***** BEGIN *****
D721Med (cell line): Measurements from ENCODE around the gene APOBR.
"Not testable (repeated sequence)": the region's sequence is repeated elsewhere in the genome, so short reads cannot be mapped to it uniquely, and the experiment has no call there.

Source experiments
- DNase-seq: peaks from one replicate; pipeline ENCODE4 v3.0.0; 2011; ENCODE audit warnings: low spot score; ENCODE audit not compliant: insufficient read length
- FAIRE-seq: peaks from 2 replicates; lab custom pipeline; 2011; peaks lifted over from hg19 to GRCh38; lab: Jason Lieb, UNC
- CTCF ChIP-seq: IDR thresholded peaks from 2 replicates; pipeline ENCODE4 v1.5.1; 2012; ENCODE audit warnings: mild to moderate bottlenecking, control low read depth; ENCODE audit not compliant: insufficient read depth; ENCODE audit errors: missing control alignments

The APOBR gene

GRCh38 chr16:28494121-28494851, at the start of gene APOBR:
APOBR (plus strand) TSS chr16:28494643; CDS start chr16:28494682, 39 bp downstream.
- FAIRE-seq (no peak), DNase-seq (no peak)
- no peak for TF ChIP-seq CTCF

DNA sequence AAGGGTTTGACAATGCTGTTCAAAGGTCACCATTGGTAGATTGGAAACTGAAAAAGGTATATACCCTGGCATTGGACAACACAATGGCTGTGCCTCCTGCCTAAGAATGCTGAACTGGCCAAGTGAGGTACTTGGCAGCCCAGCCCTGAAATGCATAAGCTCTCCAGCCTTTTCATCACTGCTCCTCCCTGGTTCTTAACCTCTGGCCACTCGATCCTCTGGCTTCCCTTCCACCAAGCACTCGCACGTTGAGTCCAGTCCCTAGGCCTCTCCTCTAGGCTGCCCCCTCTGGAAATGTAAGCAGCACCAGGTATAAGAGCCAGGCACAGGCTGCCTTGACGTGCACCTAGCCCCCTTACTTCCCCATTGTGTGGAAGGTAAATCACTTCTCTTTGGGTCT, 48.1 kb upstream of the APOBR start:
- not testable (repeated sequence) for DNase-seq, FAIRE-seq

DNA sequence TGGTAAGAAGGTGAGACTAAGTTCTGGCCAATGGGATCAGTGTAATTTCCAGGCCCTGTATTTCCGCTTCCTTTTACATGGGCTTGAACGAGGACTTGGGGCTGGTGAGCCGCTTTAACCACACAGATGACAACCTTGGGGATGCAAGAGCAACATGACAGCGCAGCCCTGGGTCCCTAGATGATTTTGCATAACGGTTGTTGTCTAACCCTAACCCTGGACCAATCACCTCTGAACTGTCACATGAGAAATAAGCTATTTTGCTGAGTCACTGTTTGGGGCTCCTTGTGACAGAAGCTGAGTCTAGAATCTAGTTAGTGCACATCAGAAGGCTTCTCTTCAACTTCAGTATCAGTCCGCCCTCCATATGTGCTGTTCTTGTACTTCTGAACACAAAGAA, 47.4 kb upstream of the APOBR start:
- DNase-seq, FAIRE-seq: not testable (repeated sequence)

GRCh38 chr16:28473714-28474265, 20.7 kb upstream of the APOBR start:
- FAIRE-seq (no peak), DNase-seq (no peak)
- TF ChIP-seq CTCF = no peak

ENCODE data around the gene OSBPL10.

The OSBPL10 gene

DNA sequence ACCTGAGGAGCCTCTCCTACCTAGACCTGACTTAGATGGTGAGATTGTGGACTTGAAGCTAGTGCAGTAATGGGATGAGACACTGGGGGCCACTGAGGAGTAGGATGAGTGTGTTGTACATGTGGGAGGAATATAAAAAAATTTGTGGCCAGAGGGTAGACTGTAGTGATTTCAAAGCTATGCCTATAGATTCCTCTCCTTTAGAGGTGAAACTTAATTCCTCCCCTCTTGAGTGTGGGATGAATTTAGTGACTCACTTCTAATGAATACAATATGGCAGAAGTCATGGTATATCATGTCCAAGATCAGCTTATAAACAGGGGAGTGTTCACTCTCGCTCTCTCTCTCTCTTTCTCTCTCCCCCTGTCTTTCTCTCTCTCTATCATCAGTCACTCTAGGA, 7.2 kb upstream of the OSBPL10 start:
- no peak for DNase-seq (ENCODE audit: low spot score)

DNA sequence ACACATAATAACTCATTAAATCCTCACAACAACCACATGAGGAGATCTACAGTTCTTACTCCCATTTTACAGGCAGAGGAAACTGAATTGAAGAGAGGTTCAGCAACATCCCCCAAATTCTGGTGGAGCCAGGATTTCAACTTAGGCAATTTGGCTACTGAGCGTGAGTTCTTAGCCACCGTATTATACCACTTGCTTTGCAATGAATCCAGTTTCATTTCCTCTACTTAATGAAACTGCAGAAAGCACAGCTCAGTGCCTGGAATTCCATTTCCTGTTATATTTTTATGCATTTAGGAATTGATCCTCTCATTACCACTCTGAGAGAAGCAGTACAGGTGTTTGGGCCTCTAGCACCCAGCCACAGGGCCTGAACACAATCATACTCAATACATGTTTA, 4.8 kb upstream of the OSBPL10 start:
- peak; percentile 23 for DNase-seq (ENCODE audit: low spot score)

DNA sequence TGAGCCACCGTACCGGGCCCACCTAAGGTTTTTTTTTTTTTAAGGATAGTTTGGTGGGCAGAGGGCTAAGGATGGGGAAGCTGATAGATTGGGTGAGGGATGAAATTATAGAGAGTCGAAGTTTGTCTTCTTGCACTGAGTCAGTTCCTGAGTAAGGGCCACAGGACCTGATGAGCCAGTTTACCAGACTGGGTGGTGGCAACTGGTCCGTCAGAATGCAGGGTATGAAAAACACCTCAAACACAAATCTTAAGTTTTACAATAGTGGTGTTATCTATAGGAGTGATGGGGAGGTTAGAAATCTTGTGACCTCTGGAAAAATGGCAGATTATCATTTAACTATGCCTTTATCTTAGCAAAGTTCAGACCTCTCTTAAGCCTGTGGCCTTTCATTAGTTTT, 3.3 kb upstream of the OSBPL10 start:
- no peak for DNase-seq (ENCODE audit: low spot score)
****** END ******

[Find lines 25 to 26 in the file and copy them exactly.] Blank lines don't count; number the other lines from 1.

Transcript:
DNA sequence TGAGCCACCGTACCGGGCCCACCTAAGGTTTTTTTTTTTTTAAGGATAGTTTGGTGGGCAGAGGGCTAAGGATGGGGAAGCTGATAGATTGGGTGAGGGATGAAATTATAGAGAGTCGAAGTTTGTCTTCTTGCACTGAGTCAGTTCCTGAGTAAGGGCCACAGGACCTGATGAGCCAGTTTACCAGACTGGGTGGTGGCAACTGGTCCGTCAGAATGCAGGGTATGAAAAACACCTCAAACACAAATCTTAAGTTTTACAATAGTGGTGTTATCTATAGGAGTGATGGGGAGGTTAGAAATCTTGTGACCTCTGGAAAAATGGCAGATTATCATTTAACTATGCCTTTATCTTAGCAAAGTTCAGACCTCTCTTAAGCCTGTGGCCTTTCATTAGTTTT, 3.3 kb upstream of the OSBPL10 start:
- no peak for DNase-seq (ENCODE audit: low spot score)